None of the three Columbus brothers were successful administrators. Spaniards never like serving under a foreigner and the colonists did their best to make a difficult job impossible. Nevertheless, Christopher Columbus was partially responsible for the trouble this caused. When a royal commissioner came in 1500 to investigate complaints, he was so shocked by what he saw that he shipped all three brothers back to Spain in irons. Fortunately, that wasn’t the end of the story. The Spanish monarchs issued pardons instead of pressing charges, and hired Christopher Columbus one more time—but only as an explorer, not as a governor.
Columbus’ fourth and last voyage (1502-04) took him through familiar waters until he reached the north shore of Honduras. Here he met–and passed up–the best opportunity of his career; his ships encountered a boatload of Indians in unusually fine dress, with cotton robes and well-crafted jewelry. They were Aztecs, on their way home, but instead of following them to Mexico, Columbus went east, going down the Central American coast as far as Panama. By the time he turned to go back to Spain it was clear to most of the crew that the Caribbean Sea was closed on the west, and this was no short cut to the Orient.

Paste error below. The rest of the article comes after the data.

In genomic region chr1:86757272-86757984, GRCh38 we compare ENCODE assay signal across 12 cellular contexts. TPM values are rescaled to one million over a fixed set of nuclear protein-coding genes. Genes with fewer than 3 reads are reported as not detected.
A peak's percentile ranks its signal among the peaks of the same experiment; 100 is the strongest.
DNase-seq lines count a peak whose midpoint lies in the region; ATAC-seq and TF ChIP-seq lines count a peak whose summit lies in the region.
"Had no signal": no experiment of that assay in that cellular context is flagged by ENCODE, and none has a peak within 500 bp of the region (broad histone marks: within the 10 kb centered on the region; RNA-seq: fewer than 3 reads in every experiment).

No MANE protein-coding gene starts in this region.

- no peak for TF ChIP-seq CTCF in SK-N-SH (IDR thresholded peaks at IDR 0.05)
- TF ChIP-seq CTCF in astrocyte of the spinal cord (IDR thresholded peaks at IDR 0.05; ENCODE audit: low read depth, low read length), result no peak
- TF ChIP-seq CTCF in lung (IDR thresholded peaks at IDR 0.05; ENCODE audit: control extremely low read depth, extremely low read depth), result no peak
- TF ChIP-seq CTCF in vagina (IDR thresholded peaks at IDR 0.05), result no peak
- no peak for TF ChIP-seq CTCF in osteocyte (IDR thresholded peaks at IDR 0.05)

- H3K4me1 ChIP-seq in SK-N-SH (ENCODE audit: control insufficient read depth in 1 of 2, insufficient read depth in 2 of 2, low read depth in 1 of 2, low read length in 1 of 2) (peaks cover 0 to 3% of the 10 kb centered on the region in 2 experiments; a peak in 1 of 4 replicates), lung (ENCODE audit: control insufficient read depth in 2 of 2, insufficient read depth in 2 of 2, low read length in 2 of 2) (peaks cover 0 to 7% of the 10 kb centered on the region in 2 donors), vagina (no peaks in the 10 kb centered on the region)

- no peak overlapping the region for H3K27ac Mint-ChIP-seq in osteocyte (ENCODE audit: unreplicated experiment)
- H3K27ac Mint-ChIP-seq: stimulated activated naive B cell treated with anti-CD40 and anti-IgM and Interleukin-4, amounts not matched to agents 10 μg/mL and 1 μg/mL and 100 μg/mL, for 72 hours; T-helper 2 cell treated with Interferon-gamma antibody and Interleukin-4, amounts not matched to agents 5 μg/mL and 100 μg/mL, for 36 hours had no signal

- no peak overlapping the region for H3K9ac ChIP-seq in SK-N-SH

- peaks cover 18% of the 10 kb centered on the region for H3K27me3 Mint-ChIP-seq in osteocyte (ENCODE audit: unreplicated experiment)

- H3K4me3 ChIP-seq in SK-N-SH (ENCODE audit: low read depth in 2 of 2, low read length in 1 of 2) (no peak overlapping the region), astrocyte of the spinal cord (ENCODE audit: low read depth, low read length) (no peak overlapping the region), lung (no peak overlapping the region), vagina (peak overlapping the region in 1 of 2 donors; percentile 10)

However, it was not clear to the expedition’s commander. He thought the land he had finished surveying was the Malay peninsula, and China was just over the horizon. But most Europeans weren’t listening to him anymore. Instead they now paid attention to another Italian working for Spain, Amerigo Vespucci. At some point after Columbus’ third expedition (1499?), Vespucci had a look at the continent just south of Trinidad, and was the first to realize its significance. This was not an incidental discovery, but the most important one of all. Moreover, this exotic place, with its strange plants and animals, and jungles full of naked cannibals, could not be Asia, or any other known country. To coin a phrase, it was a New World. This convinced a German geographer, Martin Waldseemuller, to name the new continent after him = America. His proposal was quickly accepted.